Foremost among these must be placed that very outward prosperity which would seem at the first glance to augur for the Church a useful and prosperous career. But that 'which should have been for her wealth' proved to her 'an occasion of falling.' The peace which she enjoyed made her careless and inactive. The absence of the wholesome stimulus of competition was far from being an unmixed advantage to her. Very soon after the accession of George I., when the voice of Convocation was hushed, a dead calm set in, so far as the internal affairs of the Church were concerned--a calm which was really more perilous to her than the stormy weather in which she had long been sailing. The discussion of great questions has always a tendency to call forth latent greatness of mind where any exists. But after the second decade of the eighteenth century there was hardly any question _within_ the Church to agitate men's minds. There was abundance of controversy with those without, but within all was still. There was nothing to encourage self-sacrifice, and self-sacrifice is essential to promote a healthy spiritual life. The Church partook of the general sordidness of the age; it was an age of great material prosperity, but of moral and spiritual poverty, such as hardly finds a parallel in our history. Mercenary motives were too predominant everywhere, in the Church as well as in the State.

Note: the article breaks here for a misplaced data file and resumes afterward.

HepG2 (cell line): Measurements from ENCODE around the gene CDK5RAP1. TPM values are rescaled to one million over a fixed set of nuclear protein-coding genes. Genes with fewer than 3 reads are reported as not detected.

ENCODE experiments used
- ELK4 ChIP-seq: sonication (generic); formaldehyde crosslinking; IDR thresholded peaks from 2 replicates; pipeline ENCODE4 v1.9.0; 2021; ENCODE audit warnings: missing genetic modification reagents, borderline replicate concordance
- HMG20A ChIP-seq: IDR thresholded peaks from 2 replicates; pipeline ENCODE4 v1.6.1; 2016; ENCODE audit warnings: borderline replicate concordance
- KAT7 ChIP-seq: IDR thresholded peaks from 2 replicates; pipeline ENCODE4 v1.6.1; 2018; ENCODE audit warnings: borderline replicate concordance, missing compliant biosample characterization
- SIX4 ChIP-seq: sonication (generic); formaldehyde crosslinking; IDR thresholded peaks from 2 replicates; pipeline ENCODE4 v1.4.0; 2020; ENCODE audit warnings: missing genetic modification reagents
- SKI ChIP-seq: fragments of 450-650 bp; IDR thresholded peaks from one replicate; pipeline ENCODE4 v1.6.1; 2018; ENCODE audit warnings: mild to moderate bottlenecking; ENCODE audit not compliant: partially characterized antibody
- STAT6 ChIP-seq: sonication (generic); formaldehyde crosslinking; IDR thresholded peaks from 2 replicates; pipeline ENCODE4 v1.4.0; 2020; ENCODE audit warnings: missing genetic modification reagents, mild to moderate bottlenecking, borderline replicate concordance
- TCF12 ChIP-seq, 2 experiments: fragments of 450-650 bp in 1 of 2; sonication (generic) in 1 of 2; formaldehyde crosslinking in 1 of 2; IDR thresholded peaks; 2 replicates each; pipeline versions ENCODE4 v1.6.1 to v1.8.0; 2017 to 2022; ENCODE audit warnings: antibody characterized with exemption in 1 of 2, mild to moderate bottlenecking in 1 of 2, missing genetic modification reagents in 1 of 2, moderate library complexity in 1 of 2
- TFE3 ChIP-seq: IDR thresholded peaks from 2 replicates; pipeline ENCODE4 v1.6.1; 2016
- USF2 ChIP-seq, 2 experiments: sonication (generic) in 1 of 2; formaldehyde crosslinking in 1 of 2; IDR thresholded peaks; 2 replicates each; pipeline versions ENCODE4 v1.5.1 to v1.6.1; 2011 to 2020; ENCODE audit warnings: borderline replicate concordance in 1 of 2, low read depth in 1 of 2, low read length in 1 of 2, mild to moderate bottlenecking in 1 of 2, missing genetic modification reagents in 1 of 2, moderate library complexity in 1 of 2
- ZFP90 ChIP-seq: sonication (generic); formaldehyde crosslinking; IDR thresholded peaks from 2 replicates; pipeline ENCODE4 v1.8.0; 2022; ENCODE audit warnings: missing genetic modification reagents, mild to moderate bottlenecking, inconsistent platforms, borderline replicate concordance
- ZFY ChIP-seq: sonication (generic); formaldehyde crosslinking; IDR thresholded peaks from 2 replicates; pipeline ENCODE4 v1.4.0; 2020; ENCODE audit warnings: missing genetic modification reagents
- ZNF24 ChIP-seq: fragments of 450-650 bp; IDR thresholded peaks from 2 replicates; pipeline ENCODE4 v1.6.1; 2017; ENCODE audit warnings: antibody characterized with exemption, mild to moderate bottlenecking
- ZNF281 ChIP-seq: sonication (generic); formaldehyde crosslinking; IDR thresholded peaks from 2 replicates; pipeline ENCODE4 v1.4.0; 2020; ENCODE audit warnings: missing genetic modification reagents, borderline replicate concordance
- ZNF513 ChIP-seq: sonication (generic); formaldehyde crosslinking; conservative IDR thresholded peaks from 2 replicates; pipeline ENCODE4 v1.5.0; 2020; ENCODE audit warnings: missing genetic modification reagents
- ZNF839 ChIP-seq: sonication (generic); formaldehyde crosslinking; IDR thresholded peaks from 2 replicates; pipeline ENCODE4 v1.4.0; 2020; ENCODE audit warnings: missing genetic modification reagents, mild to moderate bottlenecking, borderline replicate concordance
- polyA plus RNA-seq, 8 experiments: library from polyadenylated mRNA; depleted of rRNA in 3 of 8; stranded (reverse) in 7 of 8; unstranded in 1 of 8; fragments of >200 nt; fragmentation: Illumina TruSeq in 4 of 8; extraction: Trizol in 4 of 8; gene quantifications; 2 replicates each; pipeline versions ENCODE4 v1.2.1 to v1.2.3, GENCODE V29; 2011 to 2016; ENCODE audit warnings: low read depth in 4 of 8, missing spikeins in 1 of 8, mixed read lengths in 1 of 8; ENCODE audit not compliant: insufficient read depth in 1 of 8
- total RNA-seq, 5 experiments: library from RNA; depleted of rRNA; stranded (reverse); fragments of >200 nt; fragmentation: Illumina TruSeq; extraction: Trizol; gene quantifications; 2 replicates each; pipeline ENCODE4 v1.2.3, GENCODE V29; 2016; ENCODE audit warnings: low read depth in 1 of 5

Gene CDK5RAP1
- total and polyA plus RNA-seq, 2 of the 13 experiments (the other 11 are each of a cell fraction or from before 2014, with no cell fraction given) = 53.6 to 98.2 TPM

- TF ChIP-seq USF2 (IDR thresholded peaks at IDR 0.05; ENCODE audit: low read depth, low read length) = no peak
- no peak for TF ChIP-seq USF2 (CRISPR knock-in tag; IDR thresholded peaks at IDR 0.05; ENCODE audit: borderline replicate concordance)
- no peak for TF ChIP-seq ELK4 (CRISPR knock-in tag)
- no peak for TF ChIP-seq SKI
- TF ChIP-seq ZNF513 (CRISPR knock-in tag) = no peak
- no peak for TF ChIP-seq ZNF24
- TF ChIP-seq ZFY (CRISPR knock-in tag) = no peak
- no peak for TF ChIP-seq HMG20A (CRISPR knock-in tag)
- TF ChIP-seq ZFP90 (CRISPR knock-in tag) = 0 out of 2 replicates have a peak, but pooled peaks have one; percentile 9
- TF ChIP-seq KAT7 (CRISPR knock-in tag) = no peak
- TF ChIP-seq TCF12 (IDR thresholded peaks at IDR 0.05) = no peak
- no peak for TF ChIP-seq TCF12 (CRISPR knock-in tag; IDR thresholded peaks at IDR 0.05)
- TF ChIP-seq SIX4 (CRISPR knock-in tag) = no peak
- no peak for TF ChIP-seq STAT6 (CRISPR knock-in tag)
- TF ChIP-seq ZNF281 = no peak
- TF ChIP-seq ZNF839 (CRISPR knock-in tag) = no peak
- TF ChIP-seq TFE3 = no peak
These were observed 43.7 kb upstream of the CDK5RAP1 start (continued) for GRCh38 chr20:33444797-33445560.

The characteristic fault of the period was greatly intensified by the influence of one man. The reigns of the first two Georges might not inaptly be termed the Walpolian period. For though Walpole's fall took place before the period closed, yet the principles he had inculcated and acted upon had taken too deep a root in the heart of the nation to fall with his fall. Walpole had learned the wisdom of applying his favourite maxim, '_Quieta non movere_,' to the affairs of the Church before he began to apply it to those of the State. 'In 1710,' writes his biographer, 'Walpole was appointed one of the managers for the impeachment of Sacheverell, and principally conducted that business in the House of Commons. The mischievous consequences of that trial had a permanent effect on the future conduct of Walpole when head of the Administration. It infused into him an aversion and horror at any interposition in the affairs of the Church, and led him to assume occasionally a line of conduct which appeared to militate against those principles of toleration to which he was naturally inclined.'[649] And so his one idea of managing ecclesiastical affairs was to keep things quiet; he calmed down all opposition to the Church from without, but he conferred a very questionable benefit upon her by this policy.[650]